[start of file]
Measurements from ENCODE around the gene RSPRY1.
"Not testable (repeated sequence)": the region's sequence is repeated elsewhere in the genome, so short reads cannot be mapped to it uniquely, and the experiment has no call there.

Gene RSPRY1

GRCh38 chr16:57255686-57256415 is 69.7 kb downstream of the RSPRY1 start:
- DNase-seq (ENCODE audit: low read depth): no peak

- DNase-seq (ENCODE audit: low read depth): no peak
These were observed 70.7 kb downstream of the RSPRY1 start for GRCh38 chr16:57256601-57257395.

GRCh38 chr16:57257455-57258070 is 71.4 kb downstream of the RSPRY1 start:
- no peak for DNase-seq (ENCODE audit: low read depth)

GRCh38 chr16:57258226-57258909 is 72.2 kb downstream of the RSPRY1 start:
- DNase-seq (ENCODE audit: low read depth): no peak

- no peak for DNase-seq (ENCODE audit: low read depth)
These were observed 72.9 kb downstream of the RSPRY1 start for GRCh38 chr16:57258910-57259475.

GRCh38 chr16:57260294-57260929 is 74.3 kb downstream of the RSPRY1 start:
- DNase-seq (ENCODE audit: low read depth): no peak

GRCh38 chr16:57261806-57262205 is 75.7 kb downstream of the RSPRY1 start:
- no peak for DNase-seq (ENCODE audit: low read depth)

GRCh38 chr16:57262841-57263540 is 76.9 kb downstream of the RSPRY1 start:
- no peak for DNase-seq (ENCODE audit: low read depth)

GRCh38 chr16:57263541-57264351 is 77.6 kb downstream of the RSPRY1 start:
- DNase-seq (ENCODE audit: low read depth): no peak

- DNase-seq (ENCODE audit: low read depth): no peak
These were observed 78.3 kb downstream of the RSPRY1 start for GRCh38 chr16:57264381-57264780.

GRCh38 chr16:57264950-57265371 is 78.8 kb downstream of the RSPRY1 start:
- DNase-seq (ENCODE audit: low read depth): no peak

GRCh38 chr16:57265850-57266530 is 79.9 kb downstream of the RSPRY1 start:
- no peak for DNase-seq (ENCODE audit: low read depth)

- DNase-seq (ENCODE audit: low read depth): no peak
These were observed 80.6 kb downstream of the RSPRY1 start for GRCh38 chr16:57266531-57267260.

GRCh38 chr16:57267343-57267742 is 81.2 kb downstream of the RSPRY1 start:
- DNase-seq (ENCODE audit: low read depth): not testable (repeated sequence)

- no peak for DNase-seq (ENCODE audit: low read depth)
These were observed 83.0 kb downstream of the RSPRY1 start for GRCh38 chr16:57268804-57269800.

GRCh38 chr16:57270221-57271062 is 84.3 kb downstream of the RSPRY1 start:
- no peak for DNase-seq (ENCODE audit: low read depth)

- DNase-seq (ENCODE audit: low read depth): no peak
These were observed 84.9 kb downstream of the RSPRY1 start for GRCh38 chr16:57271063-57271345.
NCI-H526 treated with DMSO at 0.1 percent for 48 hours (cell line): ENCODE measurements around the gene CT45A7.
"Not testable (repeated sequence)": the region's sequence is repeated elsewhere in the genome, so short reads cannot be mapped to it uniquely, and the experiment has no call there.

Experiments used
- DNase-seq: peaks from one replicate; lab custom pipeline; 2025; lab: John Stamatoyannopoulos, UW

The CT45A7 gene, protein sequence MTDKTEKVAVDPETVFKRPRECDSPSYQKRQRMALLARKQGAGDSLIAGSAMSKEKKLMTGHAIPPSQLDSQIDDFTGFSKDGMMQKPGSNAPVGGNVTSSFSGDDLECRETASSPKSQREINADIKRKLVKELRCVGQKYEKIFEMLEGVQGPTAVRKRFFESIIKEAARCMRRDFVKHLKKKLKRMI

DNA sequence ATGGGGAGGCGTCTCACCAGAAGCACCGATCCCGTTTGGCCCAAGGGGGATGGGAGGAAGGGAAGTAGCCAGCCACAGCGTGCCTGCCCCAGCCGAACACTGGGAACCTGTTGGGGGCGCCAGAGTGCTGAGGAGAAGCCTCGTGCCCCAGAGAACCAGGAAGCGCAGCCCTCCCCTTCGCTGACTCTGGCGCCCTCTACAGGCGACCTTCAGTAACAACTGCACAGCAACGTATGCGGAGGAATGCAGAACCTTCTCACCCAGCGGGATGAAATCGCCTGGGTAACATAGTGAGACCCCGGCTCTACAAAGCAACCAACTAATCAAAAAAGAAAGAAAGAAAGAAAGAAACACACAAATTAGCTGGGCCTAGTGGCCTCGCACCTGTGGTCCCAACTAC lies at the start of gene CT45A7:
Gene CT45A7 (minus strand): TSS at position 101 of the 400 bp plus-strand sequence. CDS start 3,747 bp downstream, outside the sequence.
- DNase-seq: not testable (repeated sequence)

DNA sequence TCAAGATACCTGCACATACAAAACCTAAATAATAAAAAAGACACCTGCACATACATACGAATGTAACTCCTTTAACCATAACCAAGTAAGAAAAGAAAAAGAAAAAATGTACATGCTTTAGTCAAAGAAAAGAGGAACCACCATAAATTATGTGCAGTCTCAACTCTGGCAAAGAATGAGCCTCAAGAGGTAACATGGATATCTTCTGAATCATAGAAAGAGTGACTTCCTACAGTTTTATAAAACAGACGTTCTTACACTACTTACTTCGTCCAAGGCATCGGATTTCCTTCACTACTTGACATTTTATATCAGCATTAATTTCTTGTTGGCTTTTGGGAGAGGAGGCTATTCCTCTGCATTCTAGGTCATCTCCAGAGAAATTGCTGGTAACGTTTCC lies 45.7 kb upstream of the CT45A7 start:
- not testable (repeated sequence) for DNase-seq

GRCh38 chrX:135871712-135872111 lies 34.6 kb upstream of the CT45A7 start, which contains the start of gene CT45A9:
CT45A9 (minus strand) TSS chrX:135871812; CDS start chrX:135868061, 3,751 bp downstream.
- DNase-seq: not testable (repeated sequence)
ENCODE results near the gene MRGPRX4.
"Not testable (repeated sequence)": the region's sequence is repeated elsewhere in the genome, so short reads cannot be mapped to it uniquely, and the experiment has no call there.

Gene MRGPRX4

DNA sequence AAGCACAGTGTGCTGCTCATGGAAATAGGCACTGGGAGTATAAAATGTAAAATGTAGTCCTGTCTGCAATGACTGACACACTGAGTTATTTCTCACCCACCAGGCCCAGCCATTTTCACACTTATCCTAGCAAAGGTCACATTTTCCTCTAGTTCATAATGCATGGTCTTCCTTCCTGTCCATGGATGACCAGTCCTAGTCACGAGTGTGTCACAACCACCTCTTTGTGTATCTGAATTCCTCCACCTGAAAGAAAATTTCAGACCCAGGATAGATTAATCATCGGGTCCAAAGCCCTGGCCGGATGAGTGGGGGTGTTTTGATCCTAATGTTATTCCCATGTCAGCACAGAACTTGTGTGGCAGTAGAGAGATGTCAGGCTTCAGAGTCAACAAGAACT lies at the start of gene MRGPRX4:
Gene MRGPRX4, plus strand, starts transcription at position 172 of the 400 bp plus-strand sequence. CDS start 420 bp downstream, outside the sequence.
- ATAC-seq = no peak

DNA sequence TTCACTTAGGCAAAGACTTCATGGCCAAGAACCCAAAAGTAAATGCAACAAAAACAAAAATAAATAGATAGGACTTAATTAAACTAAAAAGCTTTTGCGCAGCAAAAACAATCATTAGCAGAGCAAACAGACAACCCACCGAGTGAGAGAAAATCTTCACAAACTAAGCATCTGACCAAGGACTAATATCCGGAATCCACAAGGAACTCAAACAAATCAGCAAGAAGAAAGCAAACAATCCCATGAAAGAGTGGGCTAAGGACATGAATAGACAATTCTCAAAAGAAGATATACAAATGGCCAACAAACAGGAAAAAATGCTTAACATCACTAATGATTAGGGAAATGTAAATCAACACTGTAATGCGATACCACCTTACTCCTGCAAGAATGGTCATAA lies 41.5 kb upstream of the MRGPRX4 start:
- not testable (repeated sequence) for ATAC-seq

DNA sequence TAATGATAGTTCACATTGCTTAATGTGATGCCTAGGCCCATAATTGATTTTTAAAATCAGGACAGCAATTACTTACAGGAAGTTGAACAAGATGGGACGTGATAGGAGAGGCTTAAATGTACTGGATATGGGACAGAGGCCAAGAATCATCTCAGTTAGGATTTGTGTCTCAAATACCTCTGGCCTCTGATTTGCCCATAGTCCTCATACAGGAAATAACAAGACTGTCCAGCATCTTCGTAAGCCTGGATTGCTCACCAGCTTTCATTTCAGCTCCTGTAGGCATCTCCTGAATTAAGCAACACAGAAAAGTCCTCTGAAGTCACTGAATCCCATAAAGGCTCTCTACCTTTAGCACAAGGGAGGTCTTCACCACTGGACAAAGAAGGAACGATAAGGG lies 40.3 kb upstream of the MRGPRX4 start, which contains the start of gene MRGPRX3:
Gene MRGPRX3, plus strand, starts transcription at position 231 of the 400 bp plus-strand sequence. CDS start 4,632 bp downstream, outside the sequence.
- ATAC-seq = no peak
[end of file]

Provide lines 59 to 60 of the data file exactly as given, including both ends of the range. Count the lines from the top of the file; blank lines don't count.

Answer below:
DNA sequence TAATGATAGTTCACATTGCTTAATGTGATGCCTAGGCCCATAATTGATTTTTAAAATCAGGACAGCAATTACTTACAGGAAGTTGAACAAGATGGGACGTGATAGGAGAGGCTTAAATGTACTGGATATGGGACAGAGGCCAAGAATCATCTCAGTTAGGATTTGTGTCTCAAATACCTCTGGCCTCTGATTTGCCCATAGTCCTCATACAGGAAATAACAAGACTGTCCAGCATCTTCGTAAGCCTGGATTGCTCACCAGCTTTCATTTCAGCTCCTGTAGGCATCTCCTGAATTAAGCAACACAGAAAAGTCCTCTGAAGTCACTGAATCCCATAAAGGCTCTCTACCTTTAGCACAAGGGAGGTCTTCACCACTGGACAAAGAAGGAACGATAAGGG lies 40.3 kb upstream of the MRGPRX4 start, which contains the start of gene MRGPRX3:
Gene MRGPRX3, plus strand, starts transcription at position 231 of the 400 bp plus-strand sequence. CDS start 4,632 bp downstream, outside the sequence.